Our most recent hire, Kyle Driscoll, stepped into my office at the end of each of his coaching shifts during first week of his internship to look me in the eye, shake my hand, and say thank you for the opportunity. His positive attitude did not go unnoticed.

3. Proactivity


I’ve never met a gym owner who got mad at an employee or intern who took it upon himself to change the trash, refill the water fridge, or vacuum up the gym chalk on the floor next to a deadlifting platform without being told to do so. Make a habit of “getting caught” tidying the training floor. Show up early to review client programs and get ahead of preparing for the day. Ask your fellow interns how you can help them improve on a given day.

Being proactive rarely costs much, but it will leave a lasting impact on the memories of your colleagues, and the clients who may ultimately tip the hiring scales in your favor with an unexpected endorsement directed toward your boss.

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"You guys would kill it if you opened a gym in ____!"

If you've operated a reasonably successful facility for any period of time, the title of this post probably put a smile on your face. We've all heard it from people who would rather we bring our business to them, than they hop on a plane or get in the car and make a long drive to experience our services. I've got to admit, I used to get pretty excited about the idea of telling people I owned multiple gyms during the early years as we kicked this idea around.

Newsflash: No matter how excited some random stranger is about the idea, I'm pretty sure my business would not "kill it" in Anchorage, AK.

There's a common misconception in our industry that opening your own gym equates to the pinnacle of fit-pro success. Fortunately, word is getting out that running a gym is no cake walk. This is great news for some of the misinformed big box gym trainers who might not have had the chance to read my blog titled: "Because my boss sucks" is a shitty reason to open a gym.

Not surprisingly, though, there are very few people discussing the risks associated with becoming a multiple location business. Not every gym owner needs to aspire to open a second space (or franchise multiple locations). The mentality that if some is good, more is better could quickly put you in emotional distress and financial debt without a whole lot of net profit upside to show for it.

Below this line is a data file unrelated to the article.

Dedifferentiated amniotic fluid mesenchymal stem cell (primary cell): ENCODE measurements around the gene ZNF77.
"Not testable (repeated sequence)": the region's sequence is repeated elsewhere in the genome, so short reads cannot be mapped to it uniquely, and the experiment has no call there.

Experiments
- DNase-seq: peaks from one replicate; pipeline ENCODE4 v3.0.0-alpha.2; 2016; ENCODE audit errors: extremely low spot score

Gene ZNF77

Sometimes more is just more. More expenses. More staffing nightmares. More competition to worry about. More landlord relationships to nurture. More driving around from one location to the next. Just...more.

Having 27,000+ makes you legit. Two? Not so much.

Having 27,000+ makes you legit. Two? Not so much.

The Abundance of Opportunities

I'm asked a couple of times each month if we'd consider opening a satellite facility or even franchising in the (insert random city) market where we'd "absolutely kill it" according to the person on the other end of the phone or email thread. Saying "no" without coming across as unappreciative is easy, especially if you can justify your decision with a concise and thoughtful response. I had the opportunity to do so this week, and thought I may be able to deliver some value by sharing my approach to politely declining the suggestion.

In response to a franchising opportunity in the midwest, I wrote: 

While we truly appreciate the compliment of you offering to partner up in some capacity, we choose not to go the franchising/satellite facility route at this point in time for CSP. Due to the nuance of our individualized approach to assessment and program design, our biggest bottleneck in scaling the business responsibly is always going to be people. I'm not currently sitting on an abundance of exceptional candidates that I'd feel comfortable with handing the keys to our brand, so expansion isn't on our current to-do list.


  1. Opening a gym isn't a status symbol that declares to the world "I've made it."